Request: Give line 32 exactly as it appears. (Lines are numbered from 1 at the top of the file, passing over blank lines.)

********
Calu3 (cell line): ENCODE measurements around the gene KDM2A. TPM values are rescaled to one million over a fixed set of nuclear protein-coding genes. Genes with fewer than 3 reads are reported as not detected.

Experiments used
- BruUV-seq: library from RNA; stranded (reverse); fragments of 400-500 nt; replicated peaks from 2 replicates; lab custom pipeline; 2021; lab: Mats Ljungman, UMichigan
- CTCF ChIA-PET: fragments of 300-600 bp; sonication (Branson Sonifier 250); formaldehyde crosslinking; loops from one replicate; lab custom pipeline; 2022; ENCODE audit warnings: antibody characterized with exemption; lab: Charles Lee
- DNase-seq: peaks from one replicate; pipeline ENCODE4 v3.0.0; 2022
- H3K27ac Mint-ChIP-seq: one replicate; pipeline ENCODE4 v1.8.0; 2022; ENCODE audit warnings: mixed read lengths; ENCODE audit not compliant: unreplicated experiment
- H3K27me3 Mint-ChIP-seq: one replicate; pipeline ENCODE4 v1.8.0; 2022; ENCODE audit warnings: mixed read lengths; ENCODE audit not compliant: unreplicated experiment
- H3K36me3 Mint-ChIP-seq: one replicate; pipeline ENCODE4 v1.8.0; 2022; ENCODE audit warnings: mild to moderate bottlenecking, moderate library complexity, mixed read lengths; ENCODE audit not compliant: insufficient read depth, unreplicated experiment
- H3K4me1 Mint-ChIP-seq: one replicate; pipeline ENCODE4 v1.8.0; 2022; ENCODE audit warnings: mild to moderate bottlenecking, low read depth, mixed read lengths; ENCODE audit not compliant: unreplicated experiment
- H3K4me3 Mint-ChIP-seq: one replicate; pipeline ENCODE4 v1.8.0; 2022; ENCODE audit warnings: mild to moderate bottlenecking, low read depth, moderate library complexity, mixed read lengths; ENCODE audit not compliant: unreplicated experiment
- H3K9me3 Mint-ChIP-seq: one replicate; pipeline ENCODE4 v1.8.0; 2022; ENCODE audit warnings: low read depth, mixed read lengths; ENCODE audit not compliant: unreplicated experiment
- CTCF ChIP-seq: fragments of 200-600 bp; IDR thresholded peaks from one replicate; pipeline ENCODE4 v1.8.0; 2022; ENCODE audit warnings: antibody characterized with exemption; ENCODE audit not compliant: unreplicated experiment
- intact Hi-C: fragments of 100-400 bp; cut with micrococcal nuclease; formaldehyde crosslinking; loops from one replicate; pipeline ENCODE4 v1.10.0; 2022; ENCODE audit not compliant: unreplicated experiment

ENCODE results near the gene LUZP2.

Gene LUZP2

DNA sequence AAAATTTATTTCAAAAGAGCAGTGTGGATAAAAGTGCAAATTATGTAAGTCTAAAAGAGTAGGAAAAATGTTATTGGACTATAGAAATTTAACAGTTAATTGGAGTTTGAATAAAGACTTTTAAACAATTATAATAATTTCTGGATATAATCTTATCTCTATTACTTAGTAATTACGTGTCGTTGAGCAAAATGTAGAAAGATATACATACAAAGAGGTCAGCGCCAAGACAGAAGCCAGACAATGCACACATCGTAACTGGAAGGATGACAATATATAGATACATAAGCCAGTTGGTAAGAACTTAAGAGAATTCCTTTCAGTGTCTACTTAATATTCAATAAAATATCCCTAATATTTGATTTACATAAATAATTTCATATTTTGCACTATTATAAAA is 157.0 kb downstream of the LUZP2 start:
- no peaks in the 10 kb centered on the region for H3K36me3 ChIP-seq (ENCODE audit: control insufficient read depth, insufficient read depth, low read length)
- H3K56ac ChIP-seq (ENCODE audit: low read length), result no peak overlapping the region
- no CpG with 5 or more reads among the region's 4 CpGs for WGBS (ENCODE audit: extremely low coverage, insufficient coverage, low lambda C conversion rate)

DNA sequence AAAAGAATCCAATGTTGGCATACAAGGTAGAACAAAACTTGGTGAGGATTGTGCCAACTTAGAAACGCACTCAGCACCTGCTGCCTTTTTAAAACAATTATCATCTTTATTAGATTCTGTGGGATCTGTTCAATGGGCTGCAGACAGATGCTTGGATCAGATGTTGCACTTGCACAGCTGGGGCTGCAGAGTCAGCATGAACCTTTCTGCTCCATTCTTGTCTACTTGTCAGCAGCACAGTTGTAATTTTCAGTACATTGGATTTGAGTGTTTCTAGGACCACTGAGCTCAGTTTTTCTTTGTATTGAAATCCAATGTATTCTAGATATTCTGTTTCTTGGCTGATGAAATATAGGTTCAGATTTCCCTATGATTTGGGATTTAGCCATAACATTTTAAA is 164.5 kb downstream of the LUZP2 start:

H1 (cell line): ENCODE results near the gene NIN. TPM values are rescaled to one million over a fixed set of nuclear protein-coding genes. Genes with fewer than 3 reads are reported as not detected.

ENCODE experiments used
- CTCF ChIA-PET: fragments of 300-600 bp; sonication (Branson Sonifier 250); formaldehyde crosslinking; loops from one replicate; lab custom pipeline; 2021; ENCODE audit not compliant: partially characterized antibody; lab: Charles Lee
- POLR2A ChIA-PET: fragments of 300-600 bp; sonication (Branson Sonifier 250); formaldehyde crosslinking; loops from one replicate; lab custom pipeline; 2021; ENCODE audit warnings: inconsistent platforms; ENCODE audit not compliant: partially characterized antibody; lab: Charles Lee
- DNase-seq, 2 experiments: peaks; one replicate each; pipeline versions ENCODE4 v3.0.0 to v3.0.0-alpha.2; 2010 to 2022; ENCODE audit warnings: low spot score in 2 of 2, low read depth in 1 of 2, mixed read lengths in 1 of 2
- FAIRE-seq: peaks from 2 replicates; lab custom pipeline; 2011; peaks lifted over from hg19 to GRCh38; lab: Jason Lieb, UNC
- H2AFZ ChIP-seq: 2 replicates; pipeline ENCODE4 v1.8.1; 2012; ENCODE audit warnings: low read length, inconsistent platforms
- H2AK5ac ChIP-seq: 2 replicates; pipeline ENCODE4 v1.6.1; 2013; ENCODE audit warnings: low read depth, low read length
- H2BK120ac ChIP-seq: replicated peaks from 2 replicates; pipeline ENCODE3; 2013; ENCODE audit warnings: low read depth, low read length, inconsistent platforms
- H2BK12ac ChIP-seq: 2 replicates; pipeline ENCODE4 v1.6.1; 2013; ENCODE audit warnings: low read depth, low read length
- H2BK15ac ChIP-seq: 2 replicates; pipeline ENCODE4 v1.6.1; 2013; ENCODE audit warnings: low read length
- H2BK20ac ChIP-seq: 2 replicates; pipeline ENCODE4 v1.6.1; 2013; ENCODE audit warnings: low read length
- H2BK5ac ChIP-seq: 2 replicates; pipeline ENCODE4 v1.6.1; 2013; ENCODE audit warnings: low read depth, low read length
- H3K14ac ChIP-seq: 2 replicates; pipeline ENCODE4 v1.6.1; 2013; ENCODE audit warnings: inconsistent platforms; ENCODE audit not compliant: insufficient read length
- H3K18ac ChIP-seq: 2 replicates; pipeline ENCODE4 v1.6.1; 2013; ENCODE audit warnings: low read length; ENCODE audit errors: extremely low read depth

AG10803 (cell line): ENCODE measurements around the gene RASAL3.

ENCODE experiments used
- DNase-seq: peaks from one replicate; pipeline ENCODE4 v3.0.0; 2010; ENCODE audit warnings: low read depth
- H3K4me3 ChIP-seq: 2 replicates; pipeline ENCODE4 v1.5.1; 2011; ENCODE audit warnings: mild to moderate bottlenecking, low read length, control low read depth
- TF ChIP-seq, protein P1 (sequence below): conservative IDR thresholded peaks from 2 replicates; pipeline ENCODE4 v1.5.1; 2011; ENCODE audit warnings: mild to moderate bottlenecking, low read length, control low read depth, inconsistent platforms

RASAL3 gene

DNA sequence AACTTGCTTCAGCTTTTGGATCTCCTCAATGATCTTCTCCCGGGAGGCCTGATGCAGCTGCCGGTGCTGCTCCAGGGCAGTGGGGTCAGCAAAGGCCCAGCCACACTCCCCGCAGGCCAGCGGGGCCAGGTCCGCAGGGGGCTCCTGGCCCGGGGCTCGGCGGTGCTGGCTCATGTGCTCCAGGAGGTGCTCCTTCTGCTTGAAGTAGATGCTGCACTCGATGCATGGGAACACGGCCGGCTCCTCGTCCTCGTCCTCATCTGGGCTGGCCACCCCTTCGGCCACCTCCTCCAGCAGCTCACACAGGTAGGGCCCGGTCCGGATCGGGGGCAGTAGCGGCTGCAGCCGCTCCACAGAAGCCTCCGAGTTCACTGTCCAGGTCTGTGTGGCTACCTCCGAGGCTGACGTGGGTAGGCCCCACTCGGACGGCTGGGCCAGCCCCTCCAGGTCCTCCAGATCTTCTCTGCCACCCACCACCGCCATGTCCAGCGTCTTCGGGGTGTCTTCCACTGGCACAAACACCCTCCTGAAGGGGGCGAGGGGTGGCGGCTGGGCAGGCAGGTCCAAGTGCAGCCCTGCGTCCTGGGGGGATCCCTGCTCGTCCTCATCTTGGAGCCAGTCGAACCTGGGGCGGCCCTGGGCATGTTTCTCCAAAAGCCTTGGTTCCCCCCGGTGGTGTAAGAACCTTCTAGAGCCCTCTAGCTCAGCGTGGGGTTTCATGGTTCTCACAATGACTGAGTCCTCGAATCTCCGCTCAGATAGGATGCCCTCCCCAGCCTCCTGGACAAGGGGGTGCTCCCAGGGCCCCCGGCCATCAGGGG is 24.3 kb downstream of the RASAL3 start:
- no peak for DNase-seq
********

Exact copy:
- H2BK20ac ChIP-seq: 2 replicates; pipeline ENCODE4 v1.6.1; 2013; ENCODE audit warnings: low read length